January 30, 2024
When Congress passed the Securities and Exchange Act of 1934, one of its main goals was to protect the marketplace from the kind of manipulative conduct that precipitated the Great Wall Street Crash of 1929. In the nine decades since, technology has evolved tremendously, and with it the methods devious traders use to manipulate stock prices. But the fundamental threat market manipulation poses to the integrity of securities markets remains unchanged. That’s why Cohen Milstein has developed a series of innovative cases to hold trading firms and individuals accountable when they engage in manipulative securities transactions.
In a class action on behalf of investors in XIV notes, for example, the firm alleged that Credit Suisse manufactured a crash in these securities to obtain illegal profit and we obtained a groundbreaking decision from the Second Circuit holding that these allegations sufficiently pled market manipulation claims. We also represent a class of shareholders in Overstock who allege that the company’s “short squeeze” manipulated the market for its own securities; those claims are currently under review by the Tenth Circuit. And when the Supreme Court considered the scope of key market manipulation provisions of the Exchange Act, we filed an amicus brief advocating for the position that the Court ultimately adopted in holding a broker liable for engaging in manipulative conduct.
Most recently, we filed two market manipulation lawsuits on behalf of dynamic companies in the biotech and information technology industries against some of the nation’s largest broker-dealers for allegedly manipulating the price of these companies’ shares for their own profit. The cases allege that the defendants engaged in “spoofing” to artificially drive down the price of the companies’ shares in order to purchase them at below-market prices.
Spoofing is a form of market manipulation that typically involves placing large “baiting” orders on one side of the market to induce other traders to follow suit, then buying or selling that security on the other side of the market at the artificial prices created by the spoofing, and finally cancelling the baiting orders before they are executed.
The particular mechanisms of spoofing can involve complex features of high-frequency trading algorithms in electronic trading venues. But the basic concept can be analogized to a headfake in sports. A trader fools the marketplace into thinking it is trading in one direction with the goal of moving other traders in that direction, allowing the trader to execute its true trading intention in the other direction, at a greater profit. In our two cases, we allege that the defendants wished to purchase the companies’ shares at artificially low prices and used baiting orders to sell in order to execute buy orders at better prices.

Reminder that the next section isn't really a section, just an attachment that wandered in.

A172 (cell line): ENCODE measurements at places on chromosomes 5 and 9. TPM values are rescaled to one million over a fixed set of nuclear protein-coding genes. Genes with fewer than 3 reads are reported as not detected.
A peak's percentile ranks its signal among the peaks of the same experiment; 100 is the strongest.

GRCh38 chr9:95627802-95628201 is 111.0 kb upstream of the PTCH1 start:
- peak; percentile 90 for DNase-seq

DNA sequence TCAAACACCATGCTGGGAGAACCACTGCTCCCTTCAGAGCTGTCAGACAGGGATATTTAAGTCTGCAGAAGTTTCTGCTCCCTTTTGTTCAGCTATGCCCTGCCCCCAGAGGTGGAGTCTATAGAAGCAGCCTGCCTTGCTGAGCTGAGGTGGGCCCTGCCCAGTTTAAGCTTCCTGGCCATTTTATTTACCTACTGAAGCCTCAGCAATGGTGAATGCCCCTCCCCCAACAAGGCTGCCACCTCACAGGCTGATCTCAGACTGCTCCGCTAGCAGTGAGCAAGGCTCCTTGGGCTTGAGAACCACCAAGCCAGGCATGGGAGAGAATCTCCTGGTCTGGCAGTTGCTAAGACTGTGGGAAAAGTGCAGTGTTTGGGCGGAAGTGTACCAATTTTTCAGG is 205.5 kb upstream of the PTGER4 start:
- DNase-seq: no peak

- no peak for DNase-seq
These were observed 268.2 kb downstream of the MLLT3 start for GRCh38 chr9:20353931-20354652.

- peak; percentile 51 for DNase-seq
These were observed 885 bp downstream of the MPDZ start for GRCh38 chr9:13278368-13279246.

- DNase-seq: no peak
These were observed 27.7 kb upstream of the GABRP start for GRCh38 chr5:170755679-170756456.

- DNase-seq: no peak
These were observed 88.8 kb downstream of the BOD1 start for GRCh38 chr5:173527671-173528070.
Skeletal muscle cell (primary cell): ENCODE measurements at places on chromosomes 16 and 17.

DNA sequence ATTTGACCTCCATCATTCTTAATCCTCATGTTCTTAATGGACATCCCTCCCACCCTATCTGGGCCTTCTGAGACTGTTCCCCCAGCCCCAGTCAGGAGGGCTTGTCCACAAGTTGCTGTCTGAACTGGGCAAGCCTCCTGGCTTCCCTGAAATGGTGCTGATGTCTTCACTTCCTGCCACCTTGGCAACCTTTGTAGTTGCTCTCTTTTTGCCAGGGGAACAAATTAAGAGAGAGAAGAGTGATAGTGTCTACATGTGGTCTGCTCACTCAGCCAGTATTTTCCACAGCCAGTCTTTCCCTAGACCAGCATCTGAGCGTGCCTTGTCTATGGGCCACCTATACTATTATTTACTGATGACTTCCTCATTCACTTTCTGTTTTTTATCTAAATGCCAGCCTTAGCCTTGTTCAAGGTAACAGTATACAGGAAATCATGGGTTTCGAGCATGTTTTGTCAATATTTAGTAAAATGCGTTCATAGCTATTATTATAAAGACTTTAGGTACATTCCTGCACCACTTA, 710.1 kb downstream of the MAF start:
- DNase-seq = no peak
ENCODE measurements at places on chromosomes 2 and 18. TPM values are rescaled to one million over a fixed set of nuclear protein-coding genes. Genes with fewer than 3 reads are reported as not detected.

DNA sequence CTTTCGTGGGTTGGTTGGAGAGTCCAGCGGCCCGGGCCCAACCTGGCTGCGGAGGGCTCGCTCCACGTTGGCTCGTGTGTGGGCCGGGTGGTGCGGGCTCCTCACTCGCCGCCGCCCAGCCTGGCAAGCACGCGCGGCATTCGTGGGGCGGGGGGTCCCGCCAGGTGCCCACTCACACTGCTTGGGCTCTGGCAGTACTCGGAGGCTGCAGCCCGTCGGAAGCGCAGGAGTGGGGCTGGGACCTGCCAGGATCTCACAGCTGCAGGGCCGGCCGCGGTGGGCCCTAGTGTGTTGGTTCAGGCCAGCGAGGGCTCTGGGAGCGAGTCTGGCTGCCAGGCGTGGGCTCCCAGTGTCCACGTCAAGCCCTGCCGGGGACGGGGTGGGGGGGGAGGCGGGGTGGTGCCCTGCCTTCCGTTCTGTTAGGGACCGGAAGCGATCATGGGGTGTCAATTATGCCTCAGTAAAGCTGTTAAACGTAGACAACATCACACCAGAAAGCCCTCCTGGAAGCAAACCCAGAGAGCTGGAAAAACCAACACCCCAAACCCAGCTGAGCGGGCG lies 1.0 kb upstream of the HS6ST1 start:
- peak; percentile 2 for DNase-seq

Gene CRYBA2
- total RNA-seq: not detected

Spoofing in the age of high-speed trading has been prosecuted criminally and civilly by the Department of Justice, Securities and Exchange Commission, and Commodities Future Trading Commission. But private spoofing cases have been very rare. This is in part because government agencies, unlike private plaintiffs, have access to pre-suit investigative discovery tools to obtain and analyze nonpublic trading data.
In our cases, we responded to this challenge by conducting comprehensive and sophisticated analysis of multiple sources of publicly available trading data, matching orders and executions, and applying parameters to identify patterns that courts have held to be indicative of spoofing. These patterns include placing large baiting orders on the opposite side of the market from smaller legitimate orders, cancelling the baiting orders after the smaller orders have executed, leaving the baiting orders on the market for only a short period of time, placing baiting orders behind other legitimate orders to make them less likely to execute, and other conduct contrary to acting as an ordinary market maker.
In both of our spoofing cases, defendants have moved to dismiss the complaint. In the Northwest Biotherapeutics case, briefing has concluded, and oral argument was held on November 14, 2023 before Magistrate Judge Gary Stein in the Southern District of New York. Arguing for the plaintiffs, we explained how our allegations are exactly the type that courts have consistently held sufficient to plead spoofing claims. The defendants argued, as those accused of spoofing always do, that their conduct was normal trading activity, either making markets or trading on behalf of clients. Magistrate Judge Stein recently issued a report and recommendation that agreed with our position on the sufficiency of our allegations as to defendants’ manipulative conduct, scienter, and reliance, and concluded that only our loss causation allegations require more detail in an amended complaint. We await final orders from the district court judges in both cases.
Favorable decisions affirming the sufficiency of these complaints would be a major development towards fairer markets and remedies for companies and investors that have been victimized by manipulative trading schemes.